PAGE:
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Mary Robinson is all about real-world information on the switch to digital television signals. The success of the DTV switch will depend on regular folks understanding new technology and getting it running in their homes. Ms. Robinson is weighing in on those nitty-gritty details, sharing her enthusiasm for TV-signal technology with those who are less technically inclined. She’s developed an expertise through years of hands-on experimentation, pulling in signals from the rooftop of her Texas home. Now she’s a resource for consumers struggling with the digital switch. We discovered Mary right here on TVWeek.com, where she reliably dispensed information in the comments section of this story, First Digital TV Converter Box Wins Government Approval about the digital switch. Let’s keep the conversation rolling!

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Digital Transition Answers



Useful Gizmos and Web Sites

August 1, 2008 4:13 PM

We are at the 200-day mark here on Friday, Aug. 1, until the end of full-power analog broadcasting in the U.S.

The residents of Wilmington, N.C., have only a little over a month until digital-only broadcasting begins for them in what is supposed to be a "real-life test" for the rest of us. They are the guinea pigs in this great social experiment that the government has undertaken.

How will it turn out? It is anyone's guess. Will it be a commanding success, a total failure or something in between? I suspect there will be a mixed bag of results. A passing grade for most, but I fear a lot of people will feel they were the "resident left behind."

I am anxious to see the reports that come in about this first examination of digital-only broadcasting.

I have solved a problem that has bugged me for a long time, and I am sure some of you have experienced it if you employ an antenna rotor in your home. The problem was how to rotate the antenna if you have multiple televisions in multiple rooms, but the rotor control is upstairs, or downstairs, or just on the other side of the house.

I was roaming around Lowe's the other day and, as always, I made a loop around to what is new on the electronics aisle in the electrical department. I found a remote control antenna rotor. It is a Philips model SDW1850/17. I looked in the box, and the actual rotor unit looked exactly the same as the Radio Shack unit I already have installed for my antenna.

I bought the complete set, and came home and traded out the manual control unit for the remote control unit—they were 100% compatible. The rotor has a 12-position memory that you can set for stations in different directions.

But that does not solve the bigger problem of how to remotely control the remote control unit. I went to Circuit City and found a "Remote Control Extender," a Terk model LF-IRX. You plug in the receiver unit in the room where you want to operate from, and then plug in the base unit and place it in front of the device you want to operate. It took a little tweaking to get it to work, but it works great!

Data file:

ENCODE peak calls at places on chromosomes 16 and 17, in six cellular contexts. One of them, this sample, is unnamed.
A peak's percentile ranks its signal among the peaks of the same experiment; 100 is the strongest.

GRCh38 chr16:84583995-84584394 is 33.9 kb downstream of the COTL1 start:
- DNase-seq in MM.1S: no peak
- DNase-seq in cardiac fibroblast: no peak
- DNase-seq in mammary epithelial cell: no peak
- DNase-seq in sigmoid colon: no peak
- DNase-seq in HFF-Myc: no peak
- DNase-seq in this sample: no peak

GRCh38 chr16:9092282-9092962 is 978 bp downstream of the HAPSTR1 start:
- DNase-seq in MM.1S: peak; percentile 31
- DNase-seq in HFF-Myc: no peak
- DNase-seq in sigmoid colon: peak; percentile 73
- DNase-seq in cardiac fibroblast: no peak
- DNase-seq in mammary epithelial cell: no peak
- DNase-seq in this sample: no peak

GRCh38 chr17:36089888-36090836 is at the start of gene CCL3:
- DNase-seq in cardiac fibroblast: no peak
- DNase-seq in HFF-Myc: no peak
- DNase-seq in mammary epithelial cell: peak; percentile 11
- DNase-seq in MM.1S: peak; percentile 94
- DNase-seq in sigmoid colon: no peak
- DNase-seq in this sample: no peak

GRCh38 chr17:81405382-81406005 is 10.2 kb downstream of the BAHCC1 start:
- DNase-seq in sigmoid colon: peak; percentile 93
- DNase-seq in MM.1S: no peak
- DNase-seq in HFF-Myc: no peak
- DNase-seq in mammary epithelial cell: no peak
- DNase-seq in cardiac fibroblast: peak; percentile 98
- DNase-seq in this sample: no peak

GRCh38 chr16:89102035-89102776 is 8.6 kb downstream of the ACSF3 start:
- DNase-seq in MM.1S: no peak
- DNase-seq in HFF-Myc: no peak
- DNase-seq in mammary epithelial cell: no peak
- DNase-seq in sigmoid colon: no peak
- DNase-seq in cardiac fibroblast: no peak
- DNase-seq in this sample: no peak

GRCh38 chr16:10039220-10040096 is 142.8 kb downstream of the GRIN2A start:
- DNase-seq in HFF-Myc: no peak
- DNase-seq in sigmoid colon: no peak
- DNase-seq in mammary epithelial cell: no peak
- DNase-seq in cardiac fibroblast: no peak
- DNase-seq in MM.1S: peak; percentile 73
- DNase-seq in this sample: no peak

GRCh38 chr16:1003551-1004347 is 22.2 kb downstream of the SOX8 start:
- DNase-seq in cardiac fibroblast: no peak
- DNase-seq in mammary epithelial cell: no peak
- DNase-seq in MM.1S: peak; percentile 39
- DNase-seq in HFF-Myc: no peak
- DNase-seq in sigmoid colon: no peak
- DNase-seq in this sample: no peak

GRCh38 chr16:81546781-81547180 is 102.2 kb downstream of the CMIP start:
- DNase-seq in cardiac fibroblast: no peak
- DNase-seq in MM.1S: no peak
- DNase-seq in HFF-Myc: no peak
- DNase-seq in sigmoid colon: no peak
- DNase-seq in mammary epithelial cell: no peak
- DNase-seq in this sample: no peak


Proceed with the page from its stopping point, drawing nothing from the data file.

You cannot have the base unit too close to the device, nor can you have the base unit and the device you want to operate plugged into the same electrical outlet, for some reason. Also, the A/C adaptors have to be in a vertical position, and the base unit needs to be on about the same level as the device.

I now can operate the rotor remotely from the back part of the house and manually from the living room. I can check the local digital stations (NNE), the Lake Charles, La., stations (ENE), Houston stations (WSW) and the local low-powers (WNW) without having to go into the living room to change the aim of the antenna each time I want to check out stations in a different city.

I have been made aware of a few Web sites that may be useful to you. One is the FCC Web site dealing with the placement of antennas for those of you who have homeowners associations; live in condos, townhouses or apartments; or have deed restrictions that prohibit the placement of TV antennas or satellite dishes.

There is a lot of wiggle room for landlords and legal entities, but basically they cannot prevent you from erecting an antenna for TV, FM or satellite reception, or make it more costly for you to do so, as long as the guidelines are followed. There is an FAQ section and a lot of information about your right to receive local or satellite programming.

Consumer Reports has a special transition-themed Web site that has information on the various digital converter boxes.

Many of you already know of the Antenna Web site, but for those of you who don't, I will include it here for your reference. This site has a calculator for determining what antenna you might need to get the available stations in your area. However, I find it lacking in keeping up with new stations and those that have maximization applications.

Then there's the really cool TV Fool Web site, which has a lot of information including coverage maps, grids that show whether a station is line-of-sight or within broadcast horizon, and how high you would have to go with your antenna to get a usable signal. This is a really neat site. I have done a little exploring on it, but will take the time soon to see all that it has to offer.

I hope you find these sites useful and informative, and I am here to help if I can.

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